COLONIE — Students in the town’s two public school districts will return to classes today and tomorrow and it will be with some semblance of normalcy outside of the mandatory mask requirements, social distancing, heightened sanitization protocols, better ventilation including open windows and doors, surveillance testing of a sample of students and weekly testing for teachers and faculty who are not vaccinated.
There will be sports and other activities, though, so it will be as close to normal as one can expect in a post-COVID-19 world with the Delta variant now wreaking havoc.
Classes at the South Colonie Central School District will start on Wednesday, Sept. 8 and North Colonie will resume a day later.
Some districts, like Bethlehem, are requiring faculty and staff to get at least the first round of vaccination by the first day of school but both districts in Colonie will only require weekly testing for the unvaccinated.
The state protocols largely follow those recommended by the federal Center for Disease Control. But, unlike a state-wide or regional approach to COVID control taken by former Gov. Andrew Cuomo, his replacement, Gov. Kathy Hochul, will leave it to local district and local health departments to determine how to best implement the CDC recommendations.
Masks, though, for anyone entering a school building are a must across the state. So is social distancing — three feet for those vaccinated and six feet for those who are not. Masks must be worn by students on a bus to and from school and for any indoor extracurricular activity. Some districts, like Bethlehem and Niskayuna, are requiring athletes participating in high risk sports to first get vaccinated but districts in Colonie are only requiring masks for “high risk” sports like football, volleyball and cheerleading.
Both districts will implement a tiered mitigation strategy to provide a safe environment for students which means what is expected of students is directly related to the transmission rates at any particular time.
For example, right now, Albany County is in a red category, or one with a high rate of transmission. There are three lesser transmission categories (see chart) and they include different safety protocols. Through the school year, a district could fluctuate between different categories and expect students and faculty to follow different procedures.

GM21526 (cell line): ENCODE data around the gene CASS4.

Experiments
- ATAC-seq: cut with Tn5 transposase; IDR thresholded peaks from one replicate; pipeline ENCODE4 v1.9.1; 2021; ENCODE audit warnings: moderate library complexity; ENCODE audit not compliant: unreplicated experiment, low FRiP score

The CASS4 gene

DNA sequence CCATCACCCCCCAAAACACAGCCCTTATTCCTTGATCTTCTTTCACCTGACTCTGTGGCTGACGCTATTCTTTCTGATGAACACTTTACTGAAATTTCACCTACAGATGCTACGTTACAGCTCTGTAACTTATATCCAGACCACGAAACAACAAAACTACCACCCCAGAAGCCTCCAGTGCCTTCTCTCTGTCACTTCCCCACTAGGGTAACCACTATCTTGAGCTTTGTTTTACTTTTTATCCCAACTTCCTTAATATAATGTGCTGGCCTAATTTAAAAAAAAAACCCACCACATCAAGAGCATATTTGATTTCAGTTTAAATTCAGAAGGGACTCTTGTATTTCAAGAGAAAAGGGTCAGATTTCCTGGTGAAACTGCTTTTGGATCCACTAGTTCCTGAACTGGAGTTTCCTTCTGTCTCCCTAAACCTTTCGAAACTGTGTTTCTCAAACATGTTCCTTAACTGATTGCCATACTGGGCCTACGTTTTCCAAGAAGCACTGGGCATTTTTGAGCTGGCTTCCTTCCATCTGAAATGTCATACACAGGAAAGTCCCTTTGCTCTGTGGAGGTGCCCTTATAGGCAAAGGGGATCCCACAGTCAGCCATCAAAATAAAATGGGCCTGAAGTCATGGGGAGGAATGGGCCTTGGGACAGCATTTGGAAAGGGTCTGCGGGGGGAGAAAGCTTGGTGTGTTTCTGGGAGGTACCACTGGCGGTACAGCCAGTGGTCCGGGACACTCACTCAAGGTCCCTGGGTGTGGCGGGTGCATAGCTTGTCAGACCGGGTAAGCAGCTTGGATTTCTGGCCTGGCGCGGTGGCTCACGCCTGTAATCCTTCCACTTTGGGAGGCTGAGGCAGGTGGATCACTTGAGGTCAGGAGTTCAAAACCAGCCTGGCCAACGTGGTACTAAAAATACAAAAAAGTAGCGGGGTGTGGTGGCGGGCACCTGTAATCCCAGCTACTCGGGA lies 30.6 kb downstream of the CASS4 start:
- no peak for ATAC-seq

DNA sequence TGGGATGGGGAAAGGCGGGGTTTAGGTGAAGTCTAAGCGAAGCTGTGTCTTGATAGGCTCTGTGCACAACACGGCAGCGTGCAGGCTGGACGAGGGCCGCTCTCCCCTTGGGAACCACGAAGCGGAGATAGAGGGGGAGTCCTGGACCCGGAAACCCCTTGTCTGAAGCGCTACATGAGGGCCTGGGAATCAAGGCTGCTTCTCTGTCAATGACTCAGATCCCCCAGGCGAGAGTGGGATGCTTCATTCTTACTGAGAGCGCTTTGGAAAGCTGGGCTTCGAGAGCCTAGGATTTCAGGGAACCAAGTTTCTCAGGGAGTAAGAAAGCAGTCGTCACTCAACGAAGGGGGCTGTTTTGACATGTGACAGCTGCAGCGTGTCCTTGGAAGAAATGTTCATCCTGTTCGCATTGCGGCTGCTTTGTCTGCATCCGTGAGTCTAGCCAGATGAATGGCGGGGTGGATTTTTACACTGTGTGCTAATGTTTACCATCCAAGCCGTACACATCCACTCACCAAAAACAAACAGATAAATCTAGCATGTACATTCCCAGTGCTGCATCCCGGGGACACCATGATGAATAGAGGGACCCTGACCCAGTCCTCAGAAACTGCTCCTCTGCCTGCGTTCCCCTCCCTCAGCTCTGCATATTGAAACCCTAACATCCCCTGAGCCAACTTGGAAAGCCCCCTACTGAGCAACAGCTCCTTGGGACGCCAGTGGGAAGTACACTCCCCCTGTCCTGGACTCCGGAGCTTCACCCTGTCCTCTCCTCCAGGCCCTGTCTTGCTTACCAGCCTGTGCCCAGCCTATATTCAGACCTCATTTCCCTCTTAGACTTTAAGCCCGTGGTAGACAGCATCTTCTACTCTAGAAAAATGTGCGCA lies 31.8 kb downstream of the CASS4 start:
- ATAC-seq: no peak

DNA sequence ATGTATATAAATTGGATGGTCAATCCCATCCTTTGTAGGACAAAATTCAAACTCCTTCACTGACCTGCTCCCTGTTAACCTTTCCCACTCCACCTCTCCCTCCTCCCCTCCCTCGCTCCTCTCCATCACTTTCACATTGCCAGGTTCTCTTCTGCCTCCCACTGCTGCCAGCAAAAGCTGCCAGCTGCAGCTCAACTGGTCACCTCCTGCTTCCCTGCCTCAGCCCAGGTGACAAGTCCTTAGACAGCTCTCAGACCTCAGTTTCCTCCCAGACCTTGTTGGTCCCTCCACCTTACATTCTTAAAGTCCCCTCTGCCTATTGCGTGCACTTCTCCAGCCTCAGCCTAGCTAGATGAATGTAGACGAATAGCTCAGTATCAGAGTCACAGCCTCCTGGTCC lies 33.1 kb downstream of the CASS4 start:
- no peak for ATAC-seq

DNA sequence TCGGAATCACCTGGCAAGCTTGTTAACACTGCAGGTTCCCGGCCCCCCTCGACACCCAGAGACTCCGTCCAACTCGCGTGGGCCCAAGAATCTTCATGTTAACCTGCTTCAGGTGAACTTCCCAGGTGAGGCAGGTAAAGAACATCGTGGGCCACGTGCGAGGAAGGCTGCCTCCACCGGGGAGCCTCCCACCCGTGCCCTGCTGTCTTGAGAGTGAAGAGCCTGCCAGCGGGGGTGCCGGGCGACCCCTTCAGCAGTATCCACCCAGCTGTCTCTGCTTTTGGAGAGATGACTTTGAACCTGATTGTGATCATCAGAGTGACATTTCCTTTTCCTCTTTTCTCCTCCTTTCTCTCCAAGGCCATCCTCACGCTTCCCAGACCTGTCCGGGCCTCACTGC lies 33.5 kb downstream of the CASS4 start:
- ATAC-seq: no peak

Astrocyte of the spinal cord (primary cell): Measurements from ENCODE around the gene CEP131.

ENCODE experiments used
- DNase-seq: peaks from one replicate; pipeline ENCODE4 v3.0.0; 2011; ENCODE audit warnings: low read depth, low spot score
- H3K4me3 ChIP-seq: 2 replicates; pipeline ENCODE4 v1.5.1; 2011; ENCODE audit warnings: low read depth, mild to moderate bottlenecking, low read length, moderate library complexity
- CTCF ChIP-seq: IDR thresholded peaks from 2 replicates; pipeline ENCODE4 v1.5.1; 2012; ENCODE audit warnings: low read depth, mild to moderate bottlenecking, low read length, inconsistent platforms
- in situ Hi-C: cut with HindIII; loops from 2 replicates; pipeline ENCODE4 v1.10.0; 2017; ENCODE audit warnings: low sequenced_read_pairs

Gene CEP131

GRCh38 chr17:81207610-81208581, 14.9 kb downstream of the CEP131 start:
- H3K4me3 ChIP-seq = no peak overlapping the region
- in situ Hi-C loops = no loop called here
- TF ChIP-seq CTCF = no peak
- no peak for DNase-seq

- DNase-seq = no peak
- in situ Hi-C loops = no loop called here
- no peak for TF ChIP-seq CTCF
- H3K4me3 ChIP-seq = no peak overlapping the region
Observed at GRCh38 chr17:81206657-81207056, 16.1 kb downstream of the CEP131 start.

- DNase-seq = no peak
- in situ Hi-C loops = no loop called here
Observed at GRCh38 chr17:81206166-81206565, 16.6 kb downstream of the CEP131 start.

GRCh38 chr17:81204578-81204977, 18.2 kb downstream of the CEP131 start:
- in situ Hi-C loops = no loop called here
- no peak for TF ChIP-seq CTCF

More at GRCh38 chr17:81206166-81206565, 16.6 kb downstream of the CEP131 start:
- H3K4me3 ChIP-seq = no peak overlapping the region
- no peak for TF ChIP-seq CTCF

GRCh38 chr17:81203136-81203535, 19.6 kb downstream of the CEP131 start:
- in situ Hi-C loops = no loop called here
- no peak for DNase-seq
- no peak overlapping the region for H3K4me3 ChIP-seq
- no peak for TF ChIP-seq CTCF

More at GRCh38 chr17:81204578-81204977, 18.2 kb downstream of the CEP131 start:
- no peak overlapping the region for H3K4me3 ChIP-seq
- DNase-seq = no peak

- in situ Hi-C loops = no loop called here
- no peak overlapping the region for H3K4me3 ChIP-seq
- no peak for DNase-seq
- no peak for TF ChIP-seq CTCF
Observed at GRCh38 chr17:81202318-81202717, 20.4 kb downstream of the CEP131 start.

One important part of the strategy is surveillance testing during periods of orange and red stages of transmission. During periods of orange transmission rate, 10 percent of the student population will get tested every week and during red, 20 percent will get tested.
“We know there is a mask mandate and we know there is a mandate to ensure there is testing for the children and surveillance testing, the testing of asymptomatic individuals, can be helpful in early identification of infections and making sure people who are infected stay home and don’t infect others,” said Dr. Elizabeth Whalen, head of the county Health Department.
Both district have a detailed outline of what is expected of students and staff during each of the four different categories of transmission on their respective websites.
“The plan is subject to change and subject to guidance from the Department of Health. This plan is a working document and will evolve as the school year progresses,” said South Colonie Superintendent David Perry. “We understand there is some risk involved with returning to school and activities but we look forward to returning our students to school and we look forward to as normal of a school year as possible including all of our classes and activities being provided.”
Similarly, North Colonie Superintendent Joseph Corr said his district is looking to provide students with a “complete experience” including athletics and other extracurricular activities like clubs and music.
“We are looking at how to maintain health and safety of everyone in the school, both students and staff, and our focus also is on the entire student, the social, emotional and mental health of the student. That is going to be very important, especially early in the days of this school year,” he said. “We realize too the most important thing is to not only come back but stay back and that is the goal to the tiered mitigation strategies.”